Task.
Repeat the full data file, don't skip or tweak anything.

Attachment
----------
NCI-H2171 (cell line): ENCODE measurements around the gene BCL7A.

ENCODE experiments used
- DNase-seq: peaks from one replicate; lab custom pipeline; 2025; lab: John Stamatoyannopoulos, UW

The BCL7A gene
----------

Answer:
NCI-H2171 (cell line): ENCODE measurements around the gene BCL7A.

ENCODE experiments used
- DNase-seq: peaks from one replicate; lab custom pipeline; 2025; lab: John Stamatoyannopoulos, UW

The BCL7A gene